When the new fifteen-year design patent term takes effect?

In a recent blog post I said that May 13, 2015 will be a big day, and one of the reasons it will be a big day is that design patents granted from applications filed on or after that day will enjoy a fifteen-year term.  This is a longer term than the fourteen years with which we are familiar.

In response, alert reader and patent practitioner Karen Oster asked about the many web articles that say that the effective date for the fifteen-year patent term was fourteen months ago on December 18, 2013.  Among them are:

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US makes more progress toward the Hague Agreement

The Hague Agreement is the international filing system for design protection that corresponds to the PCT filing system for international utility patent protection and the Madrid filing system for international trademark protection.  The progress of the United States toward membership and participation in the Hague Agreement has been slow and at times tortuous.  As I blogged here, President Clinton signed the treaty in 1999.  Many years passed before the Senate ratified it in 2007.  Congress needed to pass enabling legislation which finally happened in 2012.  Next the USPTO needed to promulgate proposed Rules, which it did in 2013.  The next important step was for the United States to deposit an “instrument of accession” to the Agreement with WIPO.

Interestingly somehow the United States and Japan managed to coordinate their efforts, and the two countries deposited their instruments of accession on the same day, Friday, February 13, 2015.  You can see WIPO’s press release hereus-inst-accAnd at right is a photograph (courtesy of WIPO) showing the historic event.  You can see US Ambassador Pamela Hamamoto handing the Instrument of Accession to WIPO Director General Francis Gurry.

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Results are in — the 2014 US Design Patent Toteboard

Yes, the results are in.  The Ant-Like Persistence blog is delighted to be able to present the 2014 US Design Patent Toteboard.  This toteboard lists the forty-three highest ranked firms according to the number of US design patents which they obtained for clients.  One corporation also chose to respond and is listed in the toteboard.  These filers between them obtained about 24% of all of the US design patents in 2014.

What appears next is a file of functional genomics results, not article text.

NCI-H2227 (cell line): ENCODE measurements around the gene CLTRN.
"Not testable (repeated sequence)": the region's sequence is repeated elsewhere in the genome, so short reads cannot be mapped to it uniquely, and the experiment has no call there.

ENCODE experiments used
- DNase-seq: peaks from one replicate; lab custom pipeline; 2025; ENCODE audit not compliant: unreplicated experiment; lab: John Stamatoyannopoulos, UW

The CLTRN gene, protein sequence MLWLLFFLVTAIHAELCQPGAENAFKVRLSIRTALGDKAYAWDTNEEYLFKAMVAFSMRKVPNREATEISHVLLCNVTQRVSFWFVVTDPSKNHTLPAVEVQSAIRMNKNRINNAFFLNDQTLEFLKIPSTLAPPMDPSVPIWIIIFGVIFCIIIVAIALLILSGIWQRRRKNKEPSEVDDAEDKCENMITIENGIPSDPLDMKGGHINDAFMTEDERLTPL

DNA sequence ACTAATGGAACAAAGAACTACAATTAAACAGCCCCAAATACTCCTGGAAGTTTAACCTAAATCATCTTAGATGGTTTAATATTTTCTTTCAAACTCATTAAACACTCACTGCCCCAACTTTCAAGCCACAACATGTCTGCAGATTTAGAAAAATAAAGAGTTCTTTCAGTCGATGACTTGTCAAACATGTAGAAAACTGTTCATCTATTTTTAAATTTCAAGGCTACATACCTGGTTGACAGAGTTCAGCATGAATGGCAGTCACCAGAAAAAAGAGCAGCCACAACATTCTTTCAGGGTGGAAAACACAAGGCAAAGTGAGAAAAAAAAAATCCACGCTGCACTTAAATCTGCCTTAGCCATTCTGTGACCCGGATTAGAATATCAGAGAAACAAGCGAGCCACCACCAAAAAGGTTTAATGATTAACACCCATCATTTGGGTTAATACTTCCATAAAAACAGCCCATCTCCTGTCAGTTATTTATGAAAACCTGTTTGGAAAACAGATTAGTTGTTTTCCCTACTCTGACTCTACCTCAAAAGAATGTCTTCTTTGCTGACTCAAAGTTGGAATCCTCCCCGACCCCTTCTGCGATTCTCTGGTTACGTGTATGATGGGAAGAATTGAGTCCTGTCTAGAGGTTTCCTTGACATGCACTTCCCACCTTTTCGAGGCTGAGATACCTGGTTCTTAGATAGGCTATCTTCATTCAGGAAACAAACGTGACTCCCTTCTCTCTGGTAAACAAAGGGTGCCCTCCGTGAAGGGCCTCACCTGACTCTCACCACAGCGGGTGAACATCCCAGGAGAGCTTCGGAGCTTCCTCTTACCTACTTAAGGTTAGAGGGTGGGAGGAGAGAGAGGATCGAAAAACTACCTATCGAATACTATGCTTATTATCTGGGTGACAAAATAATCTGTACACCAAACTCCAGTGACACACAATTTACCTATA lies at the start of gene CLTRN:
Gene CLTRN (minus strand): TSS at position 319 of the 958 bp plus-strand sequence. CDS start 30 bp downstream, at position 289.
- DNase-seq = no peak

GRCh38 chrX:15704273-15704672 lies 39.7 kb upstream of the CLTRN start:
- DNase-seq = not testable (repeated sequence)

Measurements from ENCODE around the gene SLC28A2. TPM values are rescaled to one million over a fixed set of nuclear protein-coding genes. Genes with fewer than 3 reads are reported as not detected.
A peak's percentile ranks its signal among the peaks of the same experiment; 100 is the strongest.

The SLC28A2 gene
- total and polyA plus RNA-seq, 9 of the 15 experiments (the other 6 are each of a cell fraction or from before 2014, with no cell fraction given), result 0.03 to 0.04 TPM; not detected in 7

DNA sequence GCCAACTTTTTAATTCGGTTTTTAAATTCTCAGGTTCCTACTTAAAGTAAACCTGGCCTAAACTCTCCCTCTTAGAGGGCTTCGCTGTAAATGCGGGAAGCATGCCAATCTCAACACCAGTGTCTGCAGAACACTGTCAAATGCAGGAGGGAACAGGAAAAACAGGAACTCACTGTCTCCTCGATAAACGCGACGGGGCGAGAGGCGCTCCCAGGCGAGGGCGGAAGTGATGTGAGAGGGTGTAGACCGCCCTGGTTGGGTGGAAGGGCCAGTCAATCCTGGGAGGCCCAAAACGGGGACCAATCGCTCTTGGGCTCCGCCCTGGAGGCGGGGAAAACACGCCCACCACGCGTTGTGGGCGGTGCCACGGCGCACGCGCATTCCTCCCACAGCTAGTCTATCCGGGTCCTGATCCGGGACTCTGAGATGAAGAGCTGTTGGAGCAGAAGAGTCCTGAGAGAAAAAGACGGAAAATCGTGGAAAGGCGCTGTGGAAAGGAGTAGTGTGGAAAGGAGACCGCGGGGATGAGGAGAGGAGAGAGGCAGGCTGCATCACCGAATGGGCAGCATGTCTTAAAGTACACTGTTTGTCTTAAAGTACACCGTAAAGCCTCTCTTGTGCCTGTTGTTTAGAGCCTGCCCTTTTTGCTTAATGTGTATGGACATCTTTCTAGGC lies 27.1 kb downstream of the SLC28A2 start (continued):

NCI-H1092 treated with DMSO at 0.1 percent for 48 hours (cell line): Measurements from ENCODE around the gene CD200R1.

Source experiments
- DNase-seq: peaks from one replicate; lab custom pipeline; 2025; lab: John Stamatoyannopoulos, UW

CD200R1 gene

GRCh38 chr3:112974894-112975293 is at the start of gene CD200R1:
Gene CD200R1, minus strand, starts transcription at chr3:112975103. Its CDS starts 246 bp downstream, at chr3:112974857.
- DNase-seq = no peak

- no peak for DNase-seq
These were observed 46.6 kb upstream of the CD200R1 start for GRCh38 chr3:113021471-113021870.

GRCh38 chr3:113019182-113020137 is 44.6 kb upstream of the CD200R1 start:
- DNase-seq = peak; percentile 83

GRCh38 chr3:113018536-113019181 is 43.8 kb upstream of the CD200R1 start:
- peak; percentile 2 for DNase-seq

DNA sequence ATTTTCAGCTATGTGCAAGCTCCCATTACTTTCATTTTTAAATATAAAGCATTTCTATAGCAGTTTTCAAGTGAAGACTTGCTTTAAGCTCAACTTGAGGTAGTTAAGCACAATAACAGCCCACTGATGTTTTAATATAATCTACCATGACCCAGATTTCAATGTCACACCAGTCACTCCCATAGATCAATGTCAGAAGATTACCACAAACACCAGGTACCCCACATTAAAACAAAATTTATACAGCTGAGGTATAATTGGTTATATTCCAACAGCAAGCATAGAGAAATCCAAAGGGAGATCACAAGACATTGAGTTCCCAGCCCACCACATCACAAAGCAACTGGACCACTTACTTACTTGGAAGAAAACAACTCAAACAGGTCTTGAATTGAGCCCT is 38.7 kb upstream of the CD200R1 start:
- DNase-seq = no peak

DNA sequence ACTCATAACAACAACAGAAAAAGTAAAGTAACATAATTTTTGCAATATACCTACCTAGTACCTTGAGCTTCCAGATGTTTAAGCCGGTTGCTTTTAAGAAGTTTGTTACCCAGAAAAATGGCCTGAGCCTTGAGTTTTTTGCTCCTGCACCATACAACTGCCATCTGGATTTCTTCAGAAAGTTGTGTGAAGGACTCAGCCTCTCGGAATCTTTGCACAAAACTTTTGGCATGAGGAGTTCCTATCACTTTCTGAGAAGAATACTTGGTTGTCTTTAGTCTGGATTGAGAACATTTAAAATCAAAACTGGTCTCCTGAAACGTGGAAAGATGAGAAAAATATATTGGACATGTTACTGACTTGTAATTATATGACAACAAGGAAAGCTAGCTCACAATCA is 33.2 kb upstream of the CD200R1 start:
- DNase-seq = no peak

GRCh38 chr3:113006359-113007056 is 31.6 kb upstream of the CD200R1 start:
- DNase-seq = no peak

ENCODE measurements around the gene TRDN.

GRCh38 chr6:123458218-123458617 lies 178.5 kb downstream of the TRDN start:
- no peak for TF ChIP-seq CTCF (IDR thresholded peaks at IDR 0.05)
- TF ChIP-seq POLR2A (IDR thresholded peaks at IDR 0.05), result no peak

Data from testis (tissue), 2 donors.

You can also see corresponding toteboards for 2013 and 2012.

Glass ¾ full — many firms have handed in their design patent numbers

Here are some of the firms which by now have sent in their US design patent numbers at this questionnaire.

  • Pearne & Gordon LLP
  • Warner Norcross & Judd LLP
  • Sughrue Mion, PLLC
  • Design IP
  • QuickPatents
  • G. White Patents
  • Babcock IP, PLLC
  • Muncy, Geissler, Olds & Lowe, P.C.
  • Banner & Witcoff
  • Jacobson Holman PLLC
  • Knobbe Martens
  • Novak Druce Connolly Bove + Quigg
  • Michael J Brown Law Office
  • RatnerPrestia
  • Brown & Michaels
  • Leason Ellis LLC
  • Saidman DesignLaw Group
  • McAndrews, Held & Malloy, Ltd.
  • Leydig, Voit & Mayer
  • Westerman, Hattori, Daniels & Adrian, LLP
  • Andrus Intellectual Property Law, LLP
  • Rader Fishman & Grauer PLLC
  • Harness Dickey
  • Crowell & Morning LLP
  • Osha Liang LLP
  • Cantor Colburn LLP

These firms between them obtained about one-sixth of all of the US design patents that were granted in 2014.

Firms missing from the design patent toteboard

We now have responses from more than two dozen law firms which between them have obtained about one-seventh of all of the US design patents that were granted in 2014.  Conspicuous by their absence, however, are a few well-known firms that did quite a lot of US design patent work in 2014, including the following:

  • Cantor Colburn
  • Foley & Lardner
  • Morgan Lewis
  • Birch Stewart
  • Sterne Kessler
  • Kilpatrick
  • Nixon Vanderhye
  • Finnegan Henderson
  • Christensen O’Connor
  • Ladas & Parry
  • Wolf Greenfield
  • Oblon Spivak
  • Sheridan Ross

If you know someone at one of these firms, you might drop them a note and let them know they have six days left to respond with their information.  The toteboard will close on January 31 and the rankings will be posted in early February.

Free live audio program on design patent enforcement issues

cariniDesign patents are suddenly important — everybody gets that by now.  There are a handful of practitioners who were active in the design patent area long before design patents became fashionable, and Chris Carani is one of that handful.  This next Wednesday Chris will host a free of charge live audio program that you can and should attend if your schedule permits.

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